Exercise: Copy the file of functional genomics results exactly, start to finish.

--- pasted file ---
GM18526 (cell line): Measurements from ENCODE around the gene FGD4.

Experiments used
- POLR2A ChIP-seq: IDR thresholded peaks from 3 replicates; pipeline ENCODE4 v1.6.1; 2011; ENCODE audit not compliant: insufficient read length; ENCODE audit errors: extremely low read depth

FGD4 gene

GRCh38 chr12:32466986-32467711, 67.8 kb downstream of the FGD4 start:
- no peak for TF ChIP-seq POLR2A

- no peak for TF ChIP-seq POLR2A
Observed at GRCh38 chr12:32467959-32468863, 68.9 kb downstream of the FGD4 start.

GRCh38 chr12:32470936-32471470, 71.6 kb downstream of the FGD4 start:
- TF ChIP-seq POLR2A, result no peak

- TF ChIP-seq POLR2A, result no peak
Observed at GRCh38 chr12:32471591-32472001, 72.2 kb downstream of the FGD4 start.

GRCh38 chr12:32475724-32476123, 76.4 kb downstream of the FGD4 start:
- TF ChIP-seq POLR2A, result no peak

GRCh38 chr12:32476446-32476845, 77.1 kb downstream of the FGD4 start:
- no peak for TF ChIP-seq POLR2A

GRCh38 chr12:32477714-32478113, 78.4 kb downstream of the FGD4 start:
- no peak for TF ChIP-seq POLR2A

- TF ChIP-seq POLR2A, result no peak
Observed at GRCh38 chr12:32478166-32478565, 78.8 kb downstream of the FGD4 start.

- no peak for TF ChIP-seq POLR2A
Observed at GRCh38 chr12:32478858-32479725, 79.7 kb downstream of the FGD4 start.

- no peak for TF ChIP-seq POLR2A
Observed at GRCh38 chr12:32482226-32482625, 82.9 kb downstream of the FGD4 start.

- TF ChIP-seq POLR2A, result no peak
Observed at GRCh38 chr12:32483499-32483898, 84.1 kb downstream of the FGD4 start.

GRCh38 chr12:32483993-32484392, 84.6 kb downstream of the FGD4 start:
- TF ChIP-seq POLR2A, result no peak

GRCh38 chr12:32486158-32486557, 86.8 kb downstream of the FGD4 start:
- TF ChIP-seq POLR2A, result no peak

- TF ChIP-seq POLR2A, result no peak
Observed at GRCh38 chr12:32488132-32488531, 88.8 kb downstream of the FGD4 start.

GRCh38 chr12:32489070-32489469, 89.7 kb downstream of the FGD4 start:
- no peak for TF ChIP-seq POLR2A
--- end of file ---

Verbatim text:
GM18526 (cell line): Measurements from ENCODE around the gene FGD4.

Experiments used
- POLR2A ChIP-seq: IDR thresholded peaks from 3 replicates; pipeline ENCODE4 v1.6.1; 2011; ENCODE audit not compliant: insufficient read length; ENCODE audit errors: extremely low read depth

FGD4 gene

GRCh38 chr12:32466986-32467711, 67.8 kb downstream of the FGD4 start:
- no peak for TF ChIP-seq POLR2A

- no peak for TF ChIP-seq POLR2A
Observed at GRCh38 chr12:32467959-32468863, 68.9 kb downstream of the FGD4 start.

GRCh38 chr12:32470936-32471470, 71.6 kb downstream of the FGD4 start:
- TF ChIP-seq POLR2A, result no peak

- TF ChIP-seq POLR2A, result no peak
Observed at GRCh38 chr12:32471591-32472001, 72.2 kb downstream of the FGD4 start.

GRCh38 chr12:32475724-32476123, 76.4 kb downstream of the FGD4 start:
- TF ChIP-seq POLR2A, result no peak

GRCh38 chr12:32476446-32476845, 77.1 kb downstream of the FGD4 start:
- no peak for TF ChIP-seq POLR2A

GRCh38 chr12:32477714-32478113, 78.4 kb downstream of the FGD4 start:
- no peak for TF ChIP-seq POLR2A

- TF ChIP-seq POLR2A, result no peak
Observed at GRCh38 chr12:32478166-32478565, 78.8 kb downstream of the FGD4 start.

- no peak for TF ChIP-seq POLR2A
Observed at GRCh38 chr12:32478858-32479725, 79.7 kb downstream of the FGD4 start.

- no peak for TF ChIP-seq POLR2A
Observed at GRCh38 chr12:32482226-32482625, 82.9 kb downstream of the FGD4 start.

- TF ChIP-seq POLR2A, result no peak
Observed at GRCh38 chr12:32483499-32483898, 84.1 kb downstream of the FGD4 start.

GRCh38 chr12:32483993-32484392, 84.6 kb downstream of the FGD4 start:
- TF ChIP-seq POLR2A, result no peak

GRCh38 chr12:32486158-32486557, 86.8 kb downstream of the FGD4 start:
- TF ChIP-seq POLR2A, result no peak

- TF ChIP-seq POLR2A, result no peak
Observed at GRCh38 chr12:32488132-32488531, 88.8 kb downstream of the FGD4 start.

GRCh38 chr12:32489070-32489469, 89.7 kb downstream of the FGD4 start:
- no peak for TF ChIP-seq POLR2A